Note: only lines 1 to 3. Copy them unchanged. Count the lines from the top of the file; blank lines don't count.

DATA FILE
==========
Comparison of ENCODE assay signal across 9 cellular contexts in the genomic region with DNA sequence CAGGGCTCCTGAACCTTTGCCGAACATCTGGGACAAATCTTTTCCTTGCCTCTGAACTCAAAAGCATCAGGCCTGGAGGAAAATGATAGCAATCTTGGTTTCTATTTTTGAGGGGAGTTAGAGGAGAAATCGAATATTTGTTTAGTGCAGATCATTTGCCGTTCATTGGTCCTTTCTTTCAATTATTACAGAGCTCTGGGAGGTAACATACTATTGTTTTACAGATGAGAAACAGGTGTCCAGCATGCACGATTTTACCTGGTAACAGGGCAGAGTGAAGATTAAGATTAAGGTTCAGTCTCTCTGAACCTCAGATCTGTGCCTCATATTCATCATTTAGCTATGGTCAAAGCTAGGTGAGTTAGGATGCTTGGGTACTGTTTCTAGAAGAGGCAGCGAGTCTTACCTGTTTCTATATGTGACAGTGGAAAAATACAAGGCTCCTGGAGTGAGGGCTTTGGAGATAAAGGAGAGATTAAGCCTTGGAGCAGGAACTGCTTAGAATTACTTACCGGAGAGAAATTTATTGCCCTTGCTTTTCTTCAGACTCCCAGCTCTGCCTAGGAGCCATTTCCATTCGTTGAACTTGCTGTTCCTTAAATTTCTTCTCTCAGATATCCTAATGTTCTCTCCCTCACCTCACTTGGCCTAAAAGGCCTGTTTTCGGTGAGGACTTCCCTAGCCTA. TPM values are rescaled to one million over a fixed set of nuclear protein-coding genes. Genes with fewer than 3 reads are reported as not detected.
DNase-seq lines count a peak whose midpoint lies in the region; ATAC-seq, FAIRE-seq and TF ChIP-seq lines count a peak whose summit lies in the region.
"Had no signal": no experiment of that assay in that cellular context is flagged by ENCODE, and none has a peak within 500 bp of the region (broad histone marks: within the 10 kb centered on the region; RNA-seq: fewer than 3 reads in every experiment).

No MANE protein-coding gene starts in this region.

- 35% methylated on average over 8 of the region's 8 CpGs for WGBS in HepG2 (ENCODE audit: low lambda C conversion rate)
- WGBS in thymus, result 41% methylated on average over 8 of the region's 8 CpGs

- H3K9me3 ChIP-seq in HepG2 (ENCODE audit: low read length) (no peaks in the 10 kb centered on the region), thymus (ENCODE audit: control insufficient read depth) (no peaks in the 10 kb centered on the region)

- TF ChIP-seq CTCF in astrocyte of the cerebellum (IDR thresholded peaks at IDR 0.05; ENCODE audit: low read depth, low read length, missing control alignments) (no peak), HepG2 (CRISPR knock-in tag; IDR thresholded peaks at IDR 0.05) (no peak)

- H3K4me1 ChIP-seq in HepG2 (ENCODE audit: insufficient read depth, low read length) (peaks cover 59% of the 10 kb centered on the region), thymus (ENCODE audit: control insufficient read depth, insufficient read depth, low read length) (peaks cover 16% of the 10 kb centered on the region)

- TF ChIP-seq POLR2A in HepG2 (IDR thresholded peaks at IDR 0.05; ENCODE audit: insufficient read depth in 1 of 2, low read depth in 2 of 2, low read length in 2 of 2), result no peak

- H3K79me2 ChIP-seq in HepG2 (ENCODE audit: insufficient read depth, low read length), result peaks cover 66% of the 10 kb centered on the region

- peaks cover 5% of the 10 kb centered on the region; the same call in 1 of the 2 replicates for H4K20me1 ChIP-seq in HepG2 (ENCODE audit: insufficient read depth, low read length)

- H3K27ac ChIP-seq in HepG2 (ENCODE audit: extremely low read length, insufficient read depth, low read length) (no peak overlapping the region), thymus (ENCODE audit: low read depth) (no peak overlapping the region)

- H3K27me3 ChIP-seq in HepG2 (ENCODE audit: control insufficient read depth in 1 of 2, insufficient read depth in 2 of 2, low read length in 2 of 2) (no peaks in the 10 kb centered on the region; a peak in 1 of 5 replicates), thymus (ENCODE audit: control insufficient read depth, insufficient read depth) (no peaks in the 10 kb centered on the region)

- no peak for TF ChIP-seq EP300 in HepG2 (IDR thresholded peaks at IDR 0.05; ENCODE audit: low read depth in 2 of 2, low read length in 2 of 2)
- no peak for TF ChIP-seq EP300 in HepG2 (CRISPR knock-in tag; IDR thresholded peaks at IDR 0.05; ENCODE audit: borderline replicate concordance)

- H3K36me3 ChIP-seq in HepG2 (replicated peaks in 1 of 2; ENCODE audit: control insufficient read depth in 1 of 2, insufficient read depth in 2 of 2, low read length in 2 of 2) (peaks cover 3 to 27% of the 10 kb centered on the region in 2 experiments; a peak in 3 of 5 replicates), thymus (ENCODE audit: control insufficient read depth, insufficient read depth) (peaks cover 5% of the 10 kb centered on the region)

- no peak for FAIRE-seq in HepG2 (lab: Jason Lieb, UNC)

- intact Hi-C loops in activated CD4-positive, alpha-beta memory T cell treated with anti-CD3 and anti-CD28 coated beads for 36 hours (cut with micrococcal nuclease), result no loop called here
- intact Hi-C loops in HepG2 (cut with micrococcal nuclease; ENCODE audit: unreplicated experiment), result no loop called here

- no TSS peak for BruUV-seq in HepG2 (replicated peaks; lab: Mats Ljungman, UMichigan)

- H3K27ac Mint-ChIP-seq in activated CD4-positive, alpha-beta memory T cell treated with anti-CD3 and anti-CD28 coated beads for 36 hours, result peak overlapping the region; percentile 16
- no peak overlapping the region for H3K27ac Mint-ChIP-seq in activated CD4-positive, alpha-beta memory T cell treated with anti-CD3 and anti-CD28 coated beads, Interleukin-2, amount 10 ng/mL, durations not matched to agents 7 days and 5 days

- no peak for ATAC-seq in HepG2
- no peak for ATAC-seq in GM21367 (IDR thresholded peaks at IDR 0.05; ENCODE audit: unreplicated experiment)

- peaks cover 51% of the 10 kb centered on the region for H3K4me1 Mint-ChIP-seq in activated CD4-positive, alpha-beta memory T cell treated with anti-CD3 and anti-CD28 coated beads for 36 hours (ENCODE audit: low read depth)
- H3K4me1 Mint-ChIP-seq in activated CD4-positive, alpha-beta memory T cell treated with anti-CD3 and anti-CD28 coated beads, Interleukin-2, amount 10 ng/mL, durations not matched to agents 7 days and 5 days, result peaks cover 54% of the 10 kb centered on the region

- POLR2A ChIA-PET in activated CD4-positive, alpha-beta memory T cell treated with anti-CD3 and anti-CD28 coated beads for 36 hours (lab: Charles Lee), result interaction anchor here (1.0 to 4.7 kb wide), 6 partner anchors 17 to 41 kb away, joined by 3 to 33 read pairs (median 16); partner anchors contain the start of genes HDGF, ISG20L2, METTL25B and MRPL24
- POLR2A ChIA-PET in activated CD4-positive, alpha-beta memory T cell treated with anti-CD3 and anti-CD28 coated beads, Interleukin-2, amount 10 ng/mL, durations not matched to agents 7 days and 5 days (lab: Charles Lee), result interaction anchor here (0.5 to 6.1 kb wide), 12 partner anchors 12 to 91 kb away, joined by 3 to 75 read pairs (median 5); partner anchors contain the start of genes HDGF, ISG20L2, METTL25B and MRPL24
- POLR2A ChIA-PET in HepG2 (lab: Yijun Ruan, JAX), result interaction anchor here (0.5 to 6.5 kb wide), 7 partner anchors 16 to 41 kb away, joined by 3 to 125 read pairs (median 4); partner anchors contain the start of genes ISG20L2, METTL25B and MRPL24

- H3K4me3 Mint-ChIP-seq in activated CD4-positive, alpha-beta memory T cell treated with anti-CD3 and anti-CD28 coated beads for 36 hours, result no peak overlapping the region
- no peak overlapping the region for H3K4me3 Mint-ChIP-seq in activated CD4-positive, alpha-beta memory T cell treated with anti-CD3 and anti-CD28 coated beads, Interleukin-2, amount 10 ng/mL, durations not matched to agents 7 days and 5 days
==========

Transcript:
Comparison of ENCODE assay signal across 9 cellular contexts in the genomic region with DNA sequence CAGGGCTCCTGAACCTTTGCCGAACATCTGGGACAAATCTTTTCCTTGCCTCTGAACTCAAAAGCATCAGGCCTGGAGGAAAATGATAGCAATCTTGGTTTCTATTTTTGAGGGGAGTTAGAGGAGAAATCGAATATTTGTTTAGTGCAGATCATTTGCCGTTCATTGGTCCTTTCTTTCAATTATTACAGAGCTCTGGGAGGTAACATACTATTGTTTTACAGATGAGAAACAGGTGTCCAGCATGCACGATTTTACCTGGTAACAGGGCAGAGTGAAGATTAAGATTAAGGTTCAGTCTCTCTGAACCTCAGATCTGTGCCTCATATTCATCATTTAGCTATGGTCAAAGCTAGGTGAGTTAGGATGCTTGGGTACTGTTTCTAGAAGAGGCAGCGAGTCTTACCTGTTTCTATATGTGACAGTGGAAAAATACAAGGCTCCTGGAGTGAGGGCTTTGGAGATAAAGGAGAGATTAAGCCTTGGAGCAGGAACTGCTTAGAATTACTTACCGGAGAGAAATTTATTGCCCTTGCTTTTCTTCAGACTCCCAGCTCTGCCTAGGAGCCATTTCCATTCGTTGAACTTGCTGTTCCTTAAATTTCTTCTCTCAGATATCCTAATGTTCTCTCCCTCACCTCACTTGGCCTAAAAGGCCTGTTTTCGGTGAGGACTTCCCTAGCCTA. TPM values are rescaled to one million over a fixed set of nuclear protein-coding genes. Genes with fewer than 3 reads are reported as not detected.
DNase-seq lines count a peak whose midpoint lies in the region; ATAC-seq, FAIRE-seq and TF ChIP-seq lines count a peak whose summit lies in the region.
"Had no signal": no experiment of that assay in that cellular context is flagged by ENCODE, and none has a peak within 500 bp of the region (broad histone marks: within the 10 kb centered on the region; RNA-seq: fewer than 3 reads in every experiment).